A promising young chef who escaped violence in his native Albania and was robbed at knifepoint in the Calais Jungle is now facing deportation because he has lost his right to remain in the UK.
Ali, who wishes to be known only by his first name, will find out on 4 September whether he will be allowed to stay in the UK, and his friends and foster family have rallied round to support his bid.
He is also being backed by Michelin-starred chef Simon Hulstone, under whom the 18-year-old is training as an apprentice at his restaurant, The Elephant, in Torquay, Devon.
As Hulstone's protégé for the past 18 months, Ali has finished in the top three in a national cooking competition and has just completed the second year of a food technology course at the South Bristol Skills Academy.
Ali came to Britain as a child refugee when he had just turned 16, and applied for asylum as an unaccompanied minor. He was turned down as the EU considers Albania to be a "safe" place to return to, but Ali is estranged from his family there and has no home to go to.
He was given a temporary visa, and sent off a new application for leave to remain in Britain in November 2016, but this was rejected and he was told he is no longer entitled to stay. He is appealing against this decision, but he is not entitled to legal aid.
Ali, who says he left Albania to escape violence at home, was helped by a friend and then travelled alone across Europe, through Italy and France, sleeping on the streets or on park benches.
He then spent three weeks living in the Calais Jungle, where he says he was robbed at knifepoint.
Speaking in a thick Bristolian accent, Ali told BuzzFeed News: "I had to leave Albania because horrible stuff happened to me... My childhood was lost. When I got to 16 I felt that I didn't have a great life and decided to leave. I thought, This is it.
"I decided to go as far as I could, and I knew a little English. When I finally got to Calais I was there for three weeks as I tried to escape. I saw horrible things. At first when I got there I saw people getting stabbed, robbed, raped.
"These four men tried to grab me and then a few other people jumped in with knives and saved me in one way, but they robbed me. After that it was the same every day for three weeks straight. I was crying every night."
Ali says he eventually managed to find space in a lorry, where he spent three days without food and water, before he made it to Bristol. He was taken in by a foster family and enrolled in college, which is where he discovered he had talent in the kitchen.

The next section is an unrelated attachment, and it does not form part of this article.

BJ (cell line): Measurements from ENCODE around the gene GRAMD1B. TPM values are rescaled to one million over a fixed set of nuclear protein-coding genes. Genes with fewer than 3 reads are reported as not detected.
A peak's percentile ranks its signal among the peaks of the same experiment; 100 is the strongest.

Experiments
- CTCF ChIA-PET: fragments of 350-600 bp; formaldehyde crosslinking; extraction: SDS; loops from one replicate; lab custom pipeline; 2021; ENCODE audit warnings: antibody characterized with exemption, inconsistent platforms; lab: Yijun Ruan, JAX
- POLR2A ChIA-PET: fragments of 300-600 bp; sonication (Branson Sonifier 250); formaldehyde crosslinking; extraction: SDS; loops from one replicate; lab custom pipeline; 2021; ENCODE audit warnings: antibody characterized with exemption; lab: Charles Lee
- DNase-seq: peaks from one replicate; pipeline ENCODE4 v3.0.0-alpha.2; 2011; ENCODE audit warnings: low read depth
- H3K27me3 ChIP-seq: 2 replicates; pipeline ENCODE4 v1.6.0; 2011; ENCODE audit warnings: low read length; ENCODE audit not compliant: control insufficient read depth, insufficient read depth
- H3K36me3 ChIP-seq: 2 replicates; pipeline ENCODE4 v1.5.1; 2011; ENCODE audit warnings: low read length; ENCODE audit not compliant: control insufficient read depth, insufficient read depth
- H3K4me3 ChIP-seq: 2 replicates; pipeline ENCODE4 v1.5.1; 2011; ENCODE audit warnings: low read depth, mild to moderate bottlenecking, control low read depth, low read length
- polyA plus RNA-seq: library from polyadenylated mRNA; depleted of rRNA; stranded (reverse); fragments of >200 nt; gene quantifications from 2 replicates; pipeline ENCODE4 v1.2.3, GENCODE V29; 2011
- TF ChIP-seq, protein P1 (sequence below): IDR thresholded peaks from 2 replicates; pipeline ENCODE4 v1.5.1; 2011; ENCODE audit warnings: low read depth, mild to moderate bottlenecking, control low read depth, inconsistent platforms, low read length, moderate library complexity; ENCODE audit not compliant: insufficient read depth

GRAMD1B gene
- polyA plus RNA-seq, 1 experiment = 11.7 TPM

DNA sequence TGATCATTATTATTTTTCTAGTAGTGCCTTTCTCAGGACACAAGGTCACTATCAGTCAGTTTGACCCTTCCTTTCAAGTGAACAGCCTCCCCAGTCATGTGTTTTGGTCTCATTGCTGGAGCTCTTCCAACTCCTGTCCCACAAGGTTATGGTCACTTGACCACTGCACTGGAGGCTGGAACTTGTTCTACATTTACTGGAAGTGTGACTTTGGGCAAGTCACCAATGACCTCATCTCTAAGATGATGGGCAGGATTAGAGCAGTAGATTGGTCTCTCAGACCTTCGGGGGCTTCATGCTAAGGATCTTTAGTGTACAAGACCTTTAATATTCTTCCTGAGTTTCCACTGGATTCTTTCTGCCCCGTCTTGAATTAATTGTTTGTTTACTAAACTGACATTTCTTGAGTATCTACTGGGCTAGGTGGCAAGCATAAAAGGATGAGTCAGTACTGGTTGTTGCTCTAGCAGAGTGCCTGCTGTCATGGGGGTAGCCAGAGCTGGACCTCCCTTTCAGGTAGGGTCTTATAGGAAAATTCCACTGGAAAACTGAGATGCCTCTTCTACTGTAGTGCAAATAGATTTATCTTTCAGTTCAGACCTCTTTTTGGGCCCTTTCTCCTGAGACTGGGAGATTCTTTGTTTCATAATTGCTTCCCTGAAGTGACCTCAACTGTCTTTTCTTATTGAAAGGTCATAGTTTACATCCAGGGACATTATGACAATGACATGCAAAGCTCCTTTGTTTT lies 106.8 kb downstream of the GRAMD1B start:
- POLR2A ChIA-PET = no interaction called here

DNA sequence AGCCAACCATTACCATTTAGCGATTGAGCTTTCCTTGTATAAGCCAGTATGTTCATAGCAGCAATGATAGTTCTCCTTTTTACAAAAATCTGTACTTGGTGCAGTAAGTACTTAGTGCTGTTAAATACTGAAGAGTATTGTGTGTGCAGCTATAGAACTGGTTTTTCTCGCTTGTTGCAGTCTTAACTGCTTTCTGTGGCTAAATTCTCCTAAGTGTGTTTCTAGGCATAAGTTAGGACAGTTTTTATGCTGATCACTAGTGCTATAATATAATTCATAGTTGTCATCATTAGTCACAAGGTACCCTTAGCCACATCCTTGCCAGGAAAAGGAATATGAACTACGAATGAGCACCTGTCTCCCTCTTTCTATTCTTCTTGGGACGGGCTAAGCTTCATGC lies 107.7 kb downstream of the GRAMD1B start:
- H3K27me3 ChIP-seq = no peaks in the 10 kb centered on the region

"I didn't have a clue when I came that I wanted to be a chef," he said, "but I wanted to try something new, so I enrolled at college and I enjoyed it. That's when I realised I have a talent, and I've tried to use it as much as I can over the past two years and I'm really happy.
"I don't want all that to get thrown out. I want it to carry on and my dream is for one day to be a top chef, or have my own restaurant.
"Coming to the UK has changed my whole life. As a youth I didn't have most of it; everything is new to me. I'm trying to enjoy everything I can, I'm making the most of it. I'm very happy that I'm here, I feel safe. This is my home now."
Hulstone told BuzzFeed News: "It's not so much that he's an employee of my own, but there is such a skills crisis in this industry, and we have such a young, keen lad, wanting to cook, wanting to learn, and actually being good at it.
"I've taken on two apprentices and I've had an email from the English one saying he's changed his mind and doesn't want to be an apprentice. It's killing our industry.
"But Ali always turns up on time, and he motivates the whole team. I've got a young lad, you wouldn't even know he's a refugee, he's a young lad who wants to get on with life. He's lost his childhood, he's playing catch-up now."
Hulstone continued: "He's got a desire, he's got the ability, he can take the rough with the smooth, and he turns up. I've had chefs come through my kitchen who are now three-Michelin-starred, who are award-winning, everyone has gone on to achieve, and I've put all my effort into making him a fantastic chef.
"I'm not in favour of uncontrolled immigration, but this is a humanitarian thing. This young lad just needs to be treated like a human being, and not like dirt. Let him get on with it, have a job, enjoy his life. It's ridiculous – he's not sending money home, he doesn't want to go home, he's contributing to the local economy, this is his home."
The Home Office said it would not be commenting on Ali's case as it is currently subject to an appeal.